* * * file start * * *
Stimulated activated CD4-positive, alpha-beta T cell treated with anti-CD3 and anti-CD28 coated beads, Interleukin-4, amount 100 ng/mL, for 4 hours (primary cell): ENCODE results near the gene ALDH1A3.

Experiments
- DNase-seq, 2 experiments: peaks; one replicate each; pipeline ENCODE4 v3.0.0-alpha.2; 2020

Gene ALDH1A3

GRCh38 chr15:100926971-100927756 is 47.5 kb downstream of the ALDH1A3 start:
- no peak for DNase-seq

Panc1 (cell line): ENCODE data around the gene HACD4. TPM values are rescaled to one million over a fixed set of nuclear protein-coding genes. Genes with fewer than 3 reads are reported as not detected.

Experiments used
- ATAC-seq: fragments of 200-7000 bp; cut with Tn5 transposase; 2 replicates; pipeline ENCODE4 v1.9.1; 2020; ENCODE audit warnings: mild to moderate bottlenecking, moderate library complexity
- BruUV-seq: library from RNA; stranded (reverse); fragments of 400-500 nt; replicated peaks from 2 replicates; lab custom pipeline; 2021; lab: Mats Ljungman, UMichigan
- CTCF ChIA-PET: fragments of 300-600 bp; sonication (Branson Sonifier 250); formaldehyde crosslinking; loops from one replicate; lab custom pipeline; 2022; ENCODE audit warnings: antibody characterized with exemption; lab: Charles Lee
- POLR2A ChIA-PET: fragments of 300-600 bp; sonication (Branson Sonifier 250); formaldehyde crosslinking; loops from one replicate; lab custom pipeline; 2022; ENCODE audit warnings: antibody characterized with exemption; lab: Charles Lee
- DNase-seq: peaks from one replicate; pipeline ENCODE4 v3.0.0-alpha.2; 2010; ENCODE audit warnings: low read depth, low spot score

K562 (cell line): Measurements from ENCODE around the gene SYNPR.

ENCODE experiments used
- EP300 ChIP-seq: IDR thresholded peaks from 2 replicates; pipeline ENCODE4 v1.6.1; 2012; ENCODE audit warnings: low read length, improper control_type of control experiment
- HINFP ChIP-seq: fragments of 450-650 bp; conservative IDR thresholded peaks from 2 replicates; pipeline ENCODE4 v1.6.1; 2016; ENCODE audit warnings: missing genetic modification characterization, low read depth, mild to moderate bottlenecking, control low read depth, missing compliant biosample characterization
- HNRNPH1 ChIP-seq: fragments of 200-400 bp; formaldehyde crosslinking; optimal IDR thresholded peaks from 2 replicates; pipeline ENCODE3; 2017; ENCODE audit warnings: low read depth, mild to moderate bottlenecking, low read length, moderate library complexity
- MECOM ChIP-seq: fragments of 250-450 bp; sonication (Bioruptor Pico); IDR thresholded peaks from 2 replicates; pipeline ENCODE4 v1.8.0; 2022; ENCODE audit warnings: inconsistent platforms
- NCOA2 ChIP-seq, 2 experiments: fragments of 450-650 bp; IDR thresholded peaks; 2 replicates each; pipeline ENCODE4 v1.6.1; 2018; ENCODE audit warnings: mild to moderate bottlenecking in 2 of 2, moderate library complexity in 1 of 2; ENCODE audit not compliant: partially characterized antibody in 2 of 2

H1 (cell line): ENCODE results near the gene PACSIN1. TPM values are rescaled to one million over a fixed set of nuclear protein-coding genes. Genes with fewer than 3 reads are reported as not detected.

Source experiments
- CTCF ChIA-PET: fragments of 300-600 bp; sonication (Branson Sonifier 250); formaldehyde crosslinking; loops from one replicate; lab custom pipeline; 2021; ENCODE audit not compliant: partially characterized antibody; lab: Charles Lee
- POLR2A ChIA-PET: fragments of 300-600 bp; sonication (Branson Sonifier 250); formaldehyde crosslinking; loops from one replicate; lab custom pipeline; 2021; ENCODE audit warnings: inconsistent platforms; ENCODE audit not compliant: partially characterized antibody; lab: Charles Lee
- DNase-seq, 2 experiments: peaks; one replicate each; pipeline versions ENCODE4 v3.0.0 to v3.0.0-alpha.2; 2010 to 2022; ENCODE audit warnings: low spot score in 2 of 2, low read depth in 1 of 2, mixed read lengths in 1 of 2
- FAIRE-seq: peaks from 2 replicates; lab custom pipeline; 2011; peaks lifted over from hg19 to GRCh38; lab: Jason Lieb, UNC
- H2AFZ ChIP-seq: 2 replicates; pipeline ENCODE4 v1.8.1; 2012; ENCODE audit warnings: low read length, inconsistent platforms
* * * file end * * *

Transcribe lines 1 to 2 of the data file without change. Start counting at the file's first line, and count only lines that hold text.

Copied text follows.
Stimulated activated CD4-positive, alpha-beta T cell treated with anti-CD3 and anti-CD28 coated beads, Interleukin-4, amount 100 ng/mL, for 4 hours (primary cell): ENCODE results near the gene ALDH1A3.

Experiments